For better and for worse, British-born guitar player Eric Clapton has been in the news quite a bit over the past few years, both for his music and for his thoughts on the COVID-19 pandemic.
To many, Clapton represents one of the most skilled guitar players of all time. Whether playing solo, with his band Cream, or with other legends like George Harrison or Van Morrison, Clapton’s six-string has rung out like few others.
But in the past two years, “Slow Hand,” as he’s known, has come under fire for his comments regarding the pandemic, vaccine mandates, and more (even writing songs about it, like the track, “This Has Gotta Stop“).
Here, we will dive into his illustrious career and attempt to parse out what’s made him so famous, rich, and well, controversial.
Clapton was born on March 30, 1943, in Ripley Surrey, England.
He joined the Yardbirds in 1963, playing with the group for a number of years, earning praise and recognition. Clapton was an early lover of the blues and rock and roll music, inspired by early blues artists like Robert Johnson. He left the band in 1965.
In 1966, Clapton began playing out with the band Cream. Noted as one of the best guitarists in rock, Clapton was rivaled by big names like Jimi Hendrix and his acid-fueled brand of music. Cream disbanded in 1968.
In 1970, Clapton formed Derek and the Dominos, which was originally called “Eric Clapton and Friends.” It was in this band that he befriended Beatles guitarist George Harrison. Clapton soon fell in love with Harrison’s wife, Pattie Boyd, who spurned his advances and was the subject of one of Clapton’s most famous songs, “Layla.”
Drug Abuse, Personal Ups and Downs
Sadly, Clapton found himself struggling with both heroin and drug addiction—he said he spent upwards of $16,000 a week on heroin. He also had his ups and downs in his personal life, later living with Boyd (the two married in 1979) and straining his relationship with Harrison. He later admitted to abusing Boyd and he had two kids with other women.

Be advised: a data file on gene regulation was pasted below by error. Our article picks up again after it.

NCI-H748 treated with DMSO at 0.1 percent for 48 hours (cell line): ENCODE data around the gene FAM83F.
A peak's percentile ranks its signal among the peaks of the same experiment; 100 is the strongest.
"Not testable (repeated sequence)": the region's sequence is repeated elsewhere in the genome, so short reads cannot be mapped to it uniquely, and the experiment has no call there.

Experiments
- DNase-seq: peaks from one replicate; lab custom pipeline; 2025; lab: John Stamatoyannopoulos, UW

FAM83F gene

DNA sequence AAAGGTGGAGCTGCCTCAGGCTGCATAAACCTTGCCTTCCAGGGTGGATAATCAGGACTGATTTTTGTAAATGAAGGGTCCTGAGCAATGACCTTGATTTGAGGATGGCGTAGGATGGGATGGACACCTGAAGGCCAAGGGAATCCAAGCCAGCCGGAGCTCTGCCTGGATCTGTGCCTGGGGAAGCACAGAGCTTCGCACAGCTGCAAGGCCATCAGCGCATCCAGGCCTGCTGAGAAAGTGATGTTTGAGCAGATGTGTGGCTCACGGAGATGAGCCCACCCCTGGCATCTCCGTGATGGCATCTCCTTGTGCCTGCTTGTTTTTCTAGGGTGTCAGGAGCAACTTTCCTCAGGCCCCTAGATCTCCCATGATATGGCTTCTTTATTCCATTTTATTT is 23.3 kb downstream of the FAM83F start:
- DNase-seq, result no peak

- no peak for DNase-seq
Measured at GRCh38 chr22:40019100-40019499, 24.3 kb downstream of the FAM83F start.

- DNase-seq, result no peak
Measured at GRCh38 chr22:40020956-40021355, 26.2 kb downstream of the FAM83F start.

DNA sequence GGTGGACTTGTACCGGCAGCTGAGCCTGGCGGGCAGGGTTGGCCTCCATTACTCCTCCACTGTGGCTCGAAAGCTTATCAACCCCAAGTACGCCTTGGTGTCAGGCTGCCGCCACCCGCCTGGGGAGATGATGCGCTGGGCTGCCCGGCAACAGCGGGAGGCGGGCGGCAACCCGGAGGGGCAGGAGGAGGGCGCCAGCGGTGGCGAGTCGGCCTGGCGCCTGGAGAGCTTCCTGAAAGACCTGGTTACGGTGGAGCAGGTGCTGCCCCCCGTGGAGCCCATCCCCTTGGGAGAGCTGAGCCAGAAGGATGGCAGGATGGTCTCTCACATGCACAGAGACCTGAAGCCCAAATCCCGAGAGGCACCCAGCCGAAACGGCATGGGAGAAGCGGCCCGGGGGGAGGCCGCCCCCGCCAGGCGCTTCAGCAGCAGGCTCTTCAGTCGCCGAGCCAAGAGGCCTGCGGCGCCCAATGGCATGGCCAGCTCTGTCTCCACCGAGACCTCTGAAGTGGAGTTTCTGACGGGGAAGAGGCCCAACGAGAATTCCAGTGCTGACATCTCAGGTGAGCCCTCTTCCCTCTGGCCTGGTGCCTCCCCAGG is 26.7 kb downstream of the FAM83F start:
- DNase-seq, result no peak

He began a solo career and by the ’80s was coming out of his funk and earning praise again for his music. He went in and out of rehab facilities in the mid-’80s.
In the 1990s, Clapton had made a full resurgence. But the personal problems sadly didn’t end. His four-year-old son, Conor, died after falling from the 53rd-story window of his mother’s friend’s apartment. The song, “Tears in Heaven,” came from this tragedy. The song earned him several Grammy Awards.
Net Worth: Art, Cars, and Album Sales
Today, it’s estimated that Clapton’s career has earned him vast riches and that his net worth is about $450 million. He’s sold more than 100 million albums—indeed, he’s one of the best-selling musicians of all time. He’s also won 17 Grammy Awards.
But his music isn’t his only achievement. Clapton has earned significant payouts from real estate, art, and cars. His car collection alone is worth some $50 million, or more. And in 2001, he paid nearly $3.5 million for three Gerhard Richter paintings. He later sold them off one at a time for $77 million.
Clapton owns several homes in several locales, including spots in England, France, Ohio, and more. He has a home in Antigua that he built for $14 million in 2000.
Today, Clapton is continuing to release songs, including several controversial tracks having to do with COVID-19 and his perceived negative vaccine mandates. Whether these will hurt his legacy or his fortune is yet to be seen. No matter what, though, his fingerprints are very much on the history of rock and roll and, so far, his bank account seems to be doing just fine.
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